“This will be handed to you by Mr. R. C. Callaham, whose son, John F. Callaham, was executed by mob violence in your county, on the 8th. He visits Ford County for the purpose of making a thorough investigation of all the facts and circumstances attending the death of his son. He claims that there is no doubt of his son’s innocence, and if this claim is correct the atrocity of the crime – an utterly law-defying one at the best – certainly demands the attention of all law-abiding people, and more especially of the officers to whom is entrusted the execution of the law and the preservation of the public peace.

I trust that you will extend to Mr. Callaham all the “assistance, counsel and encouragement which it may be in your power to extend. There must be an end to mob violence in this state, and local officers exercising vigilance and energy in its suppression and punishment may rely upon the Executive for support and assistance. Let me know in what manner I can be of service in bringing to justice the perpetrators of this recent outrage, and I shall not be slow in responding to any practical suggestion. In the meantime I trust that you will do everything in your power to facilitate the inquiry which Mr. Callaham proposes to institute.”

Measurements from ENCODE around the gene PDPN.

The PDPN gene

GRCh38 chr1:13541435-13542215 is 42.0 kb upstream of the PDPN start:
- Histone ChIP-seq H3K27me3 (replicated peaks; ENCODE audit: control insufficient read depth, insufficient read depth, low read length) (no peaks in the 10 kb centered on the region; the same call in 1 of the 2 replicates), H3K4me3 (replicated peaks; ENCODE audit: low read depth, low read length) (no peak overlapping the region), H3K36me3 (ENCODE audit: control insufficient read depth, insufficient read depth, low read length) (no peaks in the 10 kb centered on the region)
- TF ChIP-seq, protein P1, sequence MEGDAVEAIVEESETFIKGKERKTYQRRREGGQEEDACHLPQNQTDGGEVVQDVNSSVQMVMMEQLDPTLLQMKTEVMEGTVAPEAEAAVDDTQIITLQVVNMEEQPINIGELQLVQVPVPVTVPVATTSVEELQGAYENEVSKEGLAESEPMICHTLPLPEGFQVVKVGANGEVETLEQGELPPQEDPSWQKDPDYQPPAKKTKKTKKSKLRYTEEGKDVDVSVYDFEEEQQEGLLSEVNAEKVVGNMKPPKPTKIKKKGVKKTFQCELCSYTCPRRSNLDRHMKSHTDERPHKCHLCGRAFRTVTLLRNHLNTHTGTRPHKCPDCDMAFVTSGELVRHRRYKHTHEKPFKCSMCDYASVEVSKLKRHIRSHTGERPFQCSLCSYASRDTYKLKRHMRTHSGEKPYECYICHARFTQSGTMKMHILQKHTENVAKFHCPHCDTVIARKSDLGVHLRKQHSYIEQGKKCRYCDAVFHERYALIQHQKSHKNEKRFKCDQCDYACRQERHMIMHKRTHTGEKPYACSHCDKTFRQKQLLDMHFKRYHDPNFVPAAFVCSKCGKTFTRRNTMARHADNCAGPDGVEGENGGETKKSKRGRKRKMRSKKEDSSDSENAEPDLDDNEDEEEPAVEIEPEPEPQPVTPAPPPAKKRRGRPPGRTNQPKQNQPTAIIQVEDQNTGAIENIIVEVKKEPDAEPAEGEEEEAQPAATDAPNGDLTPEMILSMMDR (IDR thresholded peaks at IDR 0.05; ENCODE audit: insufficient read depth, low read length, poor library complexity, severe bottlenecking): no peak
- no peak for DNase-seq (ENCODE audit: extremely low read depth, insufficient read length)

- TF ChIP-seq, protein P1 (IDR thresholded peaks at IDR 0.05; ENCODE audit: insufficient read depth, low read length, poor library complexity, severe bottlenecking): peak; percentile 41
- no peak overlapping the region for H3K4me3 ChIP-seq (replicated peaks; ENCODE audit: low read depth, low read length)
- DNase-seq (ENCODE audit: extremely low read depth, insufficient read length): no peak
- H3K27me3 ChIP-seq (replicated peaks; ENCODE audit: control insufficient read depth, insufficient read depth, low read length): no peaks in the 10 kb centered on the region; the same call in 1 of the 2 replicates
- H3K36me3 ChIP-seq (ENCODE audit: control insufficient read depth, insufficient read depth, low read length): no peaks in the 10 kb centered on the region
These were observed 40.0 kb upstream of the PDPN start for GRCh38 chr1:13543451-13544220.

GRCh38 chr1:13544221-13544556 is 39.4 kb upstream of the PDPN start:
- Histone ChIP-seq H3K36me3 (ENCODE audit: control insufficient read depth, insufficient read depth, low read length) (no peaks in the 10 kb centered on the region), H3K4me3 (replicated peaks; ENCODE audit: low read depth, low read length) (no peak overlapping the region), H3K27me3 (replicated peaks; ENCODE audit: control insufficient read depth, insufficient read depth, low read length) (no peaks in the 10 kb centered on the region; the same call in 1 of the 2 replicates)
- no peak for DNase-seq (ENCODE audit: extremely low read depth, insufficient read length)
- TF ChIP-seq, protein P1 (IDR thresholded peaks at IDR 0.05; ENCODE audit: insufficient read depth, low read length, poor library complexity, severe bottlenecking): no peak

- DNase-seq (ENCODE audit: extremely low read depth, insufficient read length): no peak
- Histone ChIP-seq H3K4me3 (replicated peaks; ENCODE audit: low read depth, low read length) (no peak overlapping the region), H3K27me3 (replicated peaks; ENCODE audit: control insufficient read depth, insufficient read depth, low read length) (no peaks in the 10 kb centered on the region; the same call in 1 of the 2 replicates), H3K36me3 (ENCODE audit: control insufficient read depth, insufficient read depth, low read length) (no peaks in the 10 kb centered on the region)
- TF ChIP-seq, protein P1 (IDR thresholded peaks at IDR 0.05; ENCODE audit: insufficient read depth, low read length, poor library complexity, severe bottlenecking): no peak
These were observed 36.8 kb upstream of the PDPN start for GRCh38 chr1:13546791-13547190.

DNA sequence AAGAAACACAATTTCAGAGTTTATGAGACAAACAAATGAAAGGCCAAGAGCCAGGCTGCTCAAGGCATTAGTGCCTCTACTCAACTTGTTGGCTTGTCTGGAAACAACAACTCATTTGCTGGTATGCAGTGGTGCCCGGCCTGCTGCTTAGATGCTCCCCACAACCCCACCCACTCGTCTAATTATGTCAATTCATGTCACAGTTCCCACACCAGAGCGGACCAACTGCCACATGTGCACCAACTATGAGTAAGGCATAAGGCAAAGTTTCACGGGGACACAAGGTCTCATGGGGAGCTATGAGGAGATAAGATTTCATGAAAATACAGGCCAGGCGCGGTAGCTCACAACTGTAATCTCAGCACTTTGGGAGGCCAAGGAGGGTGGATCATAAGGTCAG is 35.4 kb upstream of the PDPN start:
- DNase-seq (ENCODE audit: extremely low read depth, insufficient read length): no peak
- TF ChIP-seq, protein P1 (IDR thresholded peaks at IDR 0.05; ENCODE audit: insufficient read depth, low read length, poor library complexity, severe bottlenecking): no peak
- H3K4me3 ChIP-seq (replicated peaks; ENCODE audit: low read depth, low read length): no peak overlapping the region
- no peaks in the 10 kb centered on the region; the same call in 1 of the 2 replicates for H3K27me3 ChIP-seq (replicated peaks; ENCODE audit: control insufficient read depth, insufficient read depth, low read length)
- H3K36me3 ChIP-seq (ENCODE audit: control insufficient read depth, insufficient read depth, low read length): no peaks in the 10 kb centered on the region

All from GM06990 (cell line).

April 28, 1876 – Response to Osborn from Sheriff Bassett

“Through what little information I gave him and his own exertions he has ascertained the fact that his son, John Calleham, was at Dodge City, on the 3rd day of April 1876 the day on which we held our municipal election. It appears from the statements made by the Sumner County and other papers that the horses were stolen on the 30th, and that the parties in pursuit followed the thieves a distance of 30 miles. The theory is that if the deceased John Calleham was here on the 3rd day of April that it would be physically impossible for him to have stolen those horses. Several Citizens of good standing are willing to qualify that they spoke with him on the 3rd of April, at Dodge City. If he was one of the thieves the time given him to travel over 300 miles of ground was 3 days from the night of the 30th of March to the morning of the 3rd of April. I do not hesitate to say that this fete could not be performed by any one horse or horseman in the time given, especially as the ground was so soft, as to leave an impression, so plain that it could be followed at a very rapid gait.

To be brief I am now of the opinion that the man was innocent of the crime alleged, and for which he has suffered death. Mr. Calleham wishes me to go to Sumner County and arrest the parties interested in the hanging, but without the assistance of the executive department I am totally unable to do anything, as I am in a poor fix financially to undertake so lengthy a journey.”

July 7, 1877 – Dodge City Times

Wyatt Earp, who was on our city police force last summer, is in town again. We hope he will accept a position on the force once more. He had a quiet way of taking the most desperate characters into custody which invariably gave one the impression that the city was able to enforce her mandates and preserve her dignity. It wasn’t considered policy to draw a gun on Wyatt unless you got the drop and meant to bum powder without any preliminary talk.”